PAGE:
Save. Spend. Splurge.

Buying versus Renting versus Mortgaging

So here are all my numbers.

The place I end up buying will be a condo, which means I need to pay taxes and condo fees in lieu of rent.




Yes and no.

This makes total sense to me because while I am no longer renting, I should really be setting aside money each month for the maintenance of my home (if it wasn’t a condo), and I would still have to pay property taxes each year anyway.

For me, paying condo fees is not a bad thing. It is so I can use the amenities, have the gardens landscaped, building maintained, garbage taken out (I don’t need to haul a single thing), a security guard, etc.

I ain’t mad.


Renting would cost me $1150 a month, plus another $700 in basic expenses, so I spend currently around $1850 a month for BASIC expenses.

(I obviously spend more, but that’s just because I want to, I don’t need to.)

If I end up owning outright, you can see I would save about 38.19% a month.



Reader Taylor asked “why not get a mortgage”?

Great question!

It’s because I would pay much more monthly than renting and I would lose a lot more in interest over the long-term.



I did the math with 3 major mortgage loans in detail as shown above, with 2 mortgage amounts.

$360,000 for the first and $180,000 for the second and here’s why:

$360,000 mortgage – with my partner


Now, my partner is not planning on getting a mortgage, but let’s say he was and we were in it together.. it would be anywhere from $1649 to $2031 in mortgage payments each month, losing anywhere from $134,627 to $249,212 in interest that I’d be paying to the bank.

$180,000 mortgage – by myself


For the second loan amount which is more realistic, as it would be me getting a mortgage for my half of the amount, I would borrow $180,000.

I would lose anywhere from $67,313 to $124,606 in interest over 25 years and pay anywhere from $824 to $1015 extra a month over my condo fees & taxes.


I did the math below with the $180,000 mortgage by myself as it is the most realistic.

You can see the same monthly budget amounts below for each of the 3 loan amounts of what I would be on the hook for as my new expenses of $1967.50 to $2158.50 a month.

I did the math with 3 rates (10 years fixed, 5 years variable, 5 years fixed) over 25 years (maximum) as amortization.


So if I took a mortgage of 25 years, it would all be more expensive than renting, let alone the cost of just owning the home outright instead.

Now when I look at owning outright, 100% paid versus owning with a mortgage, just the straight numbers alone (not including the total interest lost over 25 years), show that I am spending anywhere from $824.00 to $1015.00 a month extra than if I just owned out right.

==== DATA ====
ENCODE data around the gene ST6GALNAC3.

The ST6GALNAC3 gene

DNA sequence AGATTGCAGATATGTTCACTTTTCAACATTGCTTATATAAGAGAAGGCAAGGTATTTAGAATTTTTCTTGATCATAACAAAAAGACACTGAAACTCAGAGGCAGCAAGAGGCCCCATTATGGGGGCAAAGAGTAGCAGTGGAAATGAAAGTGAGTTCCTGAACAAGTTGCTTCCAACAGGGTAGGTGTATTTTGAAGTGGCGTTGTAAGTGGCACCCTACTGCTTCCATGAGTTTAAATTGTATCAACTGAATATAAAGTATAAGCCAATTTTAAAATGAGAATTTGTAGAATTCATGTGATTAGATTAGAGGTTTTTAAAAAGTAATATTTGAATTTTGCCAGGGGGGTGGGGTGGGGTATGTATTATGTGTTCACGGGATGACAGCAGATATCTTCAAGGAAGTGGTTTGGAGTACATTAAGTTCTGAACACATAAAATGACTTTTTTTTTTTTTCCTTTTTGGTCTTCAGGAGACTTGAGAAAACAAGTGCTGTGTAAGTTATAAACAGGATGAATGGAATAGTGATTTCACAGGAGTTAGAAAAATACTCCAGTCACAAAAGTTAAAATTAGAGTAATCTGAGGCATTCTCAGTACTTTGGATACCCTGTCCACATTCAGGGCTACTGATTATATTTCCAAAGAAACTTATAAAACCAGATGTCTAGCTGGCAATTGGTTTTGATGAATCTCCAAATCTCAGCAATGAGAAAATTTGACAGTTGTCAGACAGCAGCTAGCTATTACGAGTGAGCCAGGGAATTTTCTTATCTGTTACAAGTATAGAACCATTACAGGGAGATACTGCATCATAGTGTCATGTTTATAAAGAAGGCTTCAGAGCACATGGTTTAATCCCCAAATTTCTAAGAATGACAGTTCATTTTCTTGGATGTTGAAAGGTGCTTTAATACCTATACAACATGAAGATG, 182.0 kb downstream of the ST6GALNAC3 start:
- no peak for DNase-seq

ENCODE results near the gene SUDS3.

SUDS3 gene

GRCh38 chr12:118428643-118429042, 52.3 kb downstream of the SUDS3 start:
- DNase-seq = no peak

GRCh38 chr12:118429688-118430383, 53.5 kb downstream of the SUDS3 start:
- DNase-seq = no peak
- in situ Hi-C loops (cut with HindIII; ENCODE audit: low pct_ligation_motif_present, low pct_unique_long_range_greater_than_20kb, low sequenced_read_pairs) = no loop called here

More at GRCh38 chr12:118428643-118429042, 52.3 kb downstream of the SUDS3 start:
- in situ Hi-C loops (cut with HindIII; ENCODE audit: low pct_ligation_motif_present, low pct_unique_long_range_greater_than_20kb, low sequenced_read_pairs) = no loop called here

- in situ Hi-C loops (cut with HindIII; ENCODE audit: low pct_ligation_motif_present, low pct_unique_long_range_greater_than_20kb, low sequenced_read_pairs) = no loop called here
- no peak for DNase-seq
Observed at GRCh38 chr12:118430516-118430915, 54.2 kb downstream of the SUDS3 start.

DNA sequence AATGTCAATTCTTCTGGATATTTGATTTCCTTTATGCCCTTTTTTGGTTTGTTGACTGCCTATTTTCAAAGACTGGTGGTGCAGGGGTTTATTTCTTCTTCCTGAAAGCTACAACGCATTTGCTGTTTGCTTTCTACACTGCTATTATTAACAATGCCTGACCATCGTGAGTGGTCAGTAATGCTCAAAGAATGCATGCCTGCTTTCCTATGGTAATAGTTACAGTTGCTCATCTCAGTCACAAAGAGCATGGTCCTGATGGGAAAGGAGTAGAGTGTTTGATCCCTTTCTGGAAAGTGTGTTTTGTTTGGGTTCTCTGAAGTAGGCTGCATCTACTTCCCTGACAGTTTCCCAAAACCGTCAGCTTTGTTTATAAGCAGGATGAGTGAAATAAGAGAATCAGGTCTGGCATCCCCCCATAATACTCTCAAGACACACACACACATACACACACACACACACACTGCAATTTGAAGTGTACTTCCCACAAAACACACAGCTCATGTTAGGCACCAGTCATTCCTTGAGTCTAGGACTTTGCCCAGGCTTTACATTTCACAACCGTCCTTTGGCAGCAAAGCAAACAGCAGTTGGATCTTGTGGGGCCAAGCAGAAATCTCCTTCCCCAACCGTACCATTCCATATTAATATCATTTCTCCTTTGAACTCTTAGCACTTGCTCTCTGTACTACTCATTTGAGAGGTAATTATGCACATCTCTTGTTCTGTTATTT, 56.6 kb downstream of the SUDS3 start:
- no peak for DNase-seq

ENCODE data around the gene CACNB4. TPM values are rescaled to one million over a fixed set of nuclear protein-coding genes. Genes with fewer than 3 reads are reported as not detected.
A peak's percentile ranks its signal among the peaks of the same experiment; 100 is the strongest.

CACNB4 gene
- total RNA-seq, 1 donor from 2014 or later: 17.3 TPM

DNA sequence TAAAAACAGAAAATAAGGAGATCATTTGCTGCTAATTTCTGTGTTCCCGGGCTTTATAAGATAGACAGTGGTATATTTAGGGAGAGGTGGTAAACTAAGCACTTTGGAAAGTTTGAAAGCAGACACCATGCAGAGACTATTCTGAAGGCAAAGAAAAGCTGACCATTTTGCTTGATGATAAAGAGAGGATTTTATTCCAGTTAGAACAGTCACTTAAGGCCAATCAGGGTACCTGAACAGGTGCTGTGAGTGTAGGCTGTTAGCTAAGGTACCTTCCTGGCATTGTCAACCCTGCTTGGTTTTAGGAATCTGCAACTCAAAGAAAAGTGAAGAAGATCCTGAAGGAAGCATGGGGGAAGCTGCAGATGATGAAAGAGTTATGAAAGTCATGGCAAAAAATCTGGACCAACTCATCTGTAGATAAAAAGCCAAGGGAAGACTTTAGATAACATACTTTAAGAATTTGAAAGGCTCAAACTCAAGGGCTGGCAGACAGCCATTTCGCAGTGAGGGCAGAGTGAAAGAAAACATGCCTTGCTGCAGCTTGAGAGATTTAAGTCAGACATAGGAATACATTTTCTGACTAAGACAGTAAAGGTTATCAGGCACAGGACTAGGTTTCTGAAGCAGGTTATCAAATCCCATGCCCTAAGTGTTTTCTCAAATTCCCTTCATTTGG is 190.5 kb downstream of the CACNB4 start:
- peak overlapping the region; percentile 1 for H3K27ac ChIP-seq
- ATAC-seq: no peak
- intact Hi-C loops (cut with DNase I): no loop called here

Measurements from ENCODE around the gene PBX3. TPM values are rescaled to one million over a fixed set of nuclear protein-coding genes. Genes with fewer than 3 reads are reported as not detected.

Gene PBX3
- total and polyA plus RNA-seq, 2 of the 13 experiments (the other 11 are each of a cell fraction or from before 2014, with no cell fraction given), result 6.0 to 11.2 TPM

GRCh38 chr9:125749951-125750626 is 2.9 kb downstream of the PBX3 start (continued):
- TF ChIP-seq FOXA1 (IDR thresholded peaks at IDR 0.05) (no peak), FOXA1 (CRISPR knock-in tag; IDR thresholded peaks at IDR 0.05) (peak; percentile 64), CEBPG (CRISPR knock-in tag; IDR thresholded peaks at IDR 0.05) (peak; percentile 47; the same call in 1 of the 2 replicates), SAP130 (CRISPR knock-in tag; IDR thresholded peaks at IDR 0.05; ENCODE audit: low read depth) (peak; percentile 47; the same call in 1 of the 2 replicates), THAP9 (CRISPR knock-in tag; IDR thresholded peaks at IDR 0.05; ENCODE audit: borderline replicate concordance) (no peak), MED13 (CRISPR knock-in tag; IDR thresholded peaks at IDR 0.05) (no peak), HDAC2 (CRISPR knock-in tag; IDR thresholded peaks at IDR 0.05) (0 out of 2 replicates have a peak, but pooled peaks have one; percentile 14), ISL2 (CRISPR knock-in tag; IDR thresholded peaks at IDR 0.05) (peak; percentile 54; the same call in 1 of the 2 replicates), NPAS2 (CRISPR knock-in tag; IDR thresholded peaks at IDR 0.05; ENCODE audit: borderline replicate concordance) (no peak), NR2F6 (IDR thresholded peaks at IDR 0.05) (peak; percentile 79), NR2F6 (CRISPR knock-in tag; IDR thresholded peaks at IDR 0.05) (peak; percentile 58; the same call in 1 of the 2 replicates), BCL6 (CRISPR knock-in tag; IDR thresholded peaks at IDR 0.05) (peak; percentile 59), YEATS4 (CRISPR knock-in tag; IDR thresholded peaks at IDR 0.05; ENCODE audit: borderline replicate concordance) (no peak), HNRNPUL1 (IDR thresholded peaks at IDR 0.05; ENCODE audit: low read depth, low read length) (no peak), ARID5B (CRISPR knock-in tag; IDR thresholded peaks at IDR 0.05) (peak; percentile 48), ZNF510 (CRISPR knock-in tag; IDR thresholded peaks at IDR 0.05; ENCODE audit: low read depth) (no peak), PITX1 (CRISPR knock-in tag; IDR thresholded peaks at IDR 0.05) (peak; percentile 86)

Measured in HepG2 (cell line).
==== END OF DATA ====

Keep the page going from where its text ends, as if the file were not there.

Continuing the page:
Now if I decided to rent instead of getting a mortgage, I would paying $117.50 to $308.50 a month extra for the privilege.

Also not good.



Unless I rent or buy outright, it is a fool’s game for me to take a mortgage and not only pay more every month and increase my household expenses but lose $67,313 to $124,606 over 25 years.

It doesn’t seem like a lot, but I hate paying fees and I hate paying banks.

My only options were to continue renting… or buy in cash.

If I had done the math with renting a cheaper apartment, it is still a better deal for me to own outright than to rent as you can see below, I am saving 50% of that rent amount by owning outright and not having a mortgage.


So there you have it. Owning is cheaper if you are able to get what you want in cash for the location and building that you want.

We had been waiting all this time, renting, because we had wanted a deal (some sellers are totally out to lunch with their asking price), the market is low enough now for us to jump on it, and we plan on keeping this place forever.

Or as close to forever as possible.

I don’t foresee us moving, and if we truly needed to, we could always rent it out instead to recoup the loss and make a little income on the side.



  • Leif Kristjansen

    Having a mortgage isn’t all bad. 😛 There is some risk that rates will skyrocket and you could get screwed but it’s not likely to really be a problem if you are working to pay down the mortgage along the way. You’ll pay it way down before it kicks in and worst case you would just be paying your normal+extra anyways.

    Having said that if you can buy a house in cash or just rent forever life would be so easy.

    I’m in Toronto and own a house. It made me a lot of money but I don’t even know that I’m happy about it. Now I have a house and travel is a pain since I have to keep paying mortgage/taxes/utilties while I’m gone. 🙁

    Having a fully paid house would be nice but all the taxes and HOA fees aren’t going anywhere 😐

  • tomatoketchup

    A few questions: